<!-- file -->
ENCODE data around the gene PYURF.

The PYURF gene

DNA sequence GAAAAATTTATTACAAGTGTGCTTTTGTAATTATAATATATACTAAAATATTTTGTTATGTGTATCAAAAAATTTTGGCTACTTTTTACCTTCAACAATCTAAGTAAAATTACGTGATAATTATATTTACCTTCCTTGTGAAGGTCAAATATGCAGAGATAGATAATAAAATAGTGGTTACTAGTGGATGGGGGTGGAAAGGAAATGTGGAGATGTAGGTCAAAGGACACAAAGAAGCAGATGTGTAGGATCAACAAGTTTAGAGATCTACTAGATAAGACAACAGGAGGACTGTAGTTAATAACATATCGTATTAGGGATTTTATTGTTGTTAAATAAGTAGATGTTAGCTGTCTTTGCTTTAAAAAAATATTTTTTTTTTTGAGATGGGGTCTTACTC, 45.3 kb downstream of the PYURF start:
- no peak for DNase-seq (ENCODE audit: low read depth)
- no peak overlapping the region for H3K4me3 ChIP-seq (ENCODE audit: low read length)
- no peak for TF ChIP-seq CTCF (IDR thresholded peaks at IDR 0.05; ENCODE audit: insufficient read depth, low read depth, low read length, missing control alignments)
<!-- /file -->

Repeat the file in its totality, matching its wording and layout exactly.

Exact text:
ENCODE data around the gene PYURF.

The PYURF gene

DNA sequence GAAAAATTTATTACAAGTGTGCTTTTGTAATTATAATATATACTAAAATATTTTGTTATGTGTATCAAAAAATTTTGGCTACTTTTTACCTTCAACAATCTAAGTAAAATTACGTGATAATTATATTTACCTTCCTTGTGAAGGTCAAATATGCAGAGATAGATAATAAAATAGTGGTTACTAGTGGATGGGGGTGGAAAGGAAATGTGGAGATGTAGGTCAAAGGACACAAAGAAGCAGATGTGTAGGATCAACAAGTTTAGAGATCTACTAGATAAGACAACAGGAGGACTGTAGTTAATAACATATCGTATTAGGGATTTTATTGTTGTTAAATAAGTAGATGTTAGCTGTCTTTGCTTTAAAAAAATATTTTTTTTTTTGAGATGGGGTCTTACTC, 45.3 kb downstream of the PYURF start:
- no peak for DNase-seq (ENCODE audit: low read depth)
- no peak overlapping the region for H3K4me3 ChIP-seq (ENCODE audit: low read length)
- no peak for TF ChIP-seq CTCF (IDR thresholded peaks at IDR 0.05; ENCODE audit: insufficient read depth, low read depth, low read length, missing control alignments)